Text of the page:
| Dumervil had 12 1/2 sacks for an otherwise porous defense.|
|Doug Pensinger/Getty Images|
8 at Oakland (M)
14 SAN DIEGO
21 NEW ORLEANS
28 at Kansas City
5 TAMPA BAY
20 at New England (M)
9 at Cleveland
16 at Atlanta
30 at N.Y. Jets
7 KANSAS CITY
14 at Carolina
28 at San Diego
|Selvin Young, Running Back: No one wanted Terrell Davis, Olandis Gary or Mike Anderson, either. So when Young went undrafted out of Texas in 2007, he signed with Denver and looked to those former 1,000-yard rushers for motivation. Now Young is setting his goals absurdly high: 2,000 yards rushing this season. "It's a confidence thing," he says. "You've got to speak it before you can do it.".|
Yet another new coordinator tries to fix a defense that is vulnerable to the run -- in a division full of elite backs.
Elvis Dumervil is one of the best young pass rushers in the NFL, a leader onthe field and in the locker room, the kind of ambassador whose face a franchisecan plaster on billboards all over town. But coach him at your own risk. Overthe past five seasons -- three at Louisville and then two in Denver -- Dumervil hashad five defensive coordinators. That means a different playbook to study,a different scheme to learn, a different terminology to memorize eachyear. "I should have kept a page from each one of those playbooks," Dumervilsays. "I'd have a pretty good collection by now."
The high turnover rate has nothing to do with Dumervil, a 5' 11"defensive end who, by all accounts, is a coach's dream. Despite his height, orlack thereof, Dumervil led the Broncos with 121/2 sacks last season and wasan alternate for the Pro Bowl. But it can make a guy paranoid when his bosskeeps getting fired. As a rookie Dumervil watched Larry Coyer get the ax. Lastseason, Jim Bates was ushered out of town. This year, Dumervil is intent onstopping the streak and keeping Bob Slowik employed for a while.
Slowik has stepped into one of the most precarious positions in the league.Coach Mike Shanahan helps run the offense, so when the team falters, Shanahancan blame either himself or his defensive coordinator. After last season, whenDenver ranked 30th in the league against the run, the choice was obvious."Everybody had a finger in the pie," Dumervil says. "Some weeks it was theplayers, but some weeks it was the scheme. There was too much 'If this happens,do that,' and 'If that happens, do this.' It's a lot simpler now. There's not asmuch thinking."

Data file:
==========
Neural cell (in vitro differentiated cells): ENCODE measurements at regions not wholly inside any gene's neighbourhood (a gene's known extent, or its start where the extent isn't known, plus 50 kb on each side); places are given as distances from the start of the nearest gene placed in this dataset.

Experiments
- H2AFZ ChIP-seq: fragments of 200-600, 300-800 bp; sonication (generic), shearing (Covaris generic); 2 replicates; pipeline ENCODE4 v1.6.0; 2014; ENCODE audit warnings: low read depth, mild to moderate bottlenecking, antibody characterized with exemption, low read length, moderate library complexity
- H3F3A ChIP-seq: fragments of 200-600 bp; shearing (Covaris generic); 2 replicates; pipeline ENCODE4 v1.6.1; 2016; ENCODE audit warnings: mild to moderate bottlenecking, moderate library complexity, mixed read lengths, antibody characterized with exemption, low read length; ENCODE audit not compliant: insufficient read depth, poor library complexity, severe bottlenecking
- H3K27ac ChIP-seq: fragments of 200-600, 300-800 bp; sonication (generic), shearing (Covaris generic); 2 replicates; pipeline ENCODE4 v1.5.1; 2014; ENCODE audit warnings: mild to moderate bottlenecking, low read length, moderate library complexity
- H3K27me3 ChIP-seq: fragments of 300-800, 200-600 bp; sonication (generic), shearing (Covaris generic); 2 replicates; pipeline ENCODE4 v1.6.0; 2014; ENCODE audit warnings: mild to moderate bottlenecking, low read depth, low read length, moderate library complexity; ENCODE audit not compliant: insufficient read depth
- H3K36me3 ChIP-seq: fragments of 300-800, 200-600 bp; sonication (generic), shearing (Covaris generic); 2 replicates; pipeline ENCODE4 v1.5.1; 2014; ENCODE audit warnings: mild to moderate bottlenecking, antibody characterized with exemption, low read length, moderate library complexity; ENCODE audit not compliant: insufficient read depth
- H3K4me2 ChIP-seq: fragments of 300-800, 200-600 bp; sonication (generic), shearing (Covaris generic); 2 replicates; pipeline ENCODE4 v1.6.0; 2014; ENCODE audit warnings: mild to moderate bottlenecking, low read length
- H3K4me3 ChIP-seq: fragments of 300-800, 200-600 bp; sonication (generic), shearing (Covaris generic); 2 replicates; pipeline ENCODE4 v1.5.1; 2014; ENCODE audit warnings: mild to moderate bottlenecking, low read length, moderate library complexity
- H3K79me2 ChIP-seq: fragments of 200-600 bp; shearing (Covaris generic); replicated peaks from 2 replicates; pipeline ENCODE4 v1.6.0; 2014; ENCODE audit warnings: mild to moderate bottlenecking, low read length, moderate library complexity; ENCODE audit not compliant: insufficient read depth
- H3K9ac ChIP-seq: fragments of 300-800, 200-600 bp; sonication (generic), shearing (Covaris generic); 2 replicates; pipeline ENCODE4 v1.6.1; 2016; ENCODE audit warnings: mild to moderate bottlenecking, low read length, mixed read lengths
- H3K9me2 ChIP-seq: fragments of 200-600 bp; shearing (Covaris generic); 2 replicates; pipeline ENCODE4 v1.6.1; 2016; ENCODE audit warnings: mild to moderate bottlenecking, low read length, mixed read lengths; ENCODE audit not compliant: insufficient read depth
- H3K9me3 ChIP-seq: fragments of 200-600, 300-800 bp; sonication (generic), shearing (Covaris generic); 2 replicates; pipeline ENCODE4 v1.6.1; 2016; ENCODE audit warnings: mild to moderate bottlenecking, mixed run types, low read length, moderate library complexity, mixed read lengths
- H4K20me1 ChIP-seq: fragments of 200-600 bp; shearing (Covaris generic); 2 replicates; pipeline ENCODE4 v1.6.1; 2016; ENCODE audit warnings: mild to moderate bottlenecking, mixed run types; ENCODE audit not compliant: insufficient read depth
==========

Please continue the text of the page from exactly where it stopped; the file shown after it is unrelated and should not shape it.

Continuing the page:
Bates was doomed five games into last season, when the Broncos were giving upan average of 187.6 rushing yards. They trashed the seven-man front that Bateswas using and brought strong safety John Lynch up to help against the run. Itwas hard to tell who was making the decisions -- Bates was listed as an assistantcoach in charge of defense, while Slowik was a defensive coordinator in chargeof the secondary. But those titles were slightly misleading. "Jim ran thedefense," Slowik said. "I coached the defensive backs."
After Bates was dismissed, the defensive backs lobbied hard for CoachSlow, citing his engagingpersonality and businesslike approach. They didn't mind that he had not run adefense since 2004, when the Packers hired and fired him in the same year. "Manytimes, I thought I would never get this opportunity again," Slowik says.
Hiring a new coordinator is often a Band-Aid solution for a deeper problem inDenver: finding players to help Dumervil anchor the front seven. The Broncoswere 7-9 last season, only the second losing record in Shanahan's 13 years withthe team. They are talking playoffs this year, but they are in the same divisionas LaDainian Tomlinson, Larry Johnson and Darren McFadden, so they first have tostop a few sweeps. Slowik cannot rely anymore on Lynch, who asked for hisrelease and signed with New England, but Denver did acquire 308-pound defensivetackle Dewayne Robertson from the Jets. Asked his job description, Robertsonsays, "To cause havoc."
If Robertson and Dumervil can hold the line, the Broncos should contend for awild-card spot, and Slowik should be back next year. Otherwise, Dumervil is indanger of his streak reaching six. "When you've had as many defensivecoordinators as I have, you see that they use a lot of the same terminology,"Dumervil says. "One of them says something and it reminds you of another. I liketo connect the different plays they use."
If it seems that Dumervil is training for a second career, he is. Despite allthe upheaval he has witnessed over the past five years, he wants to be afootball coach. -- Lee Jenkins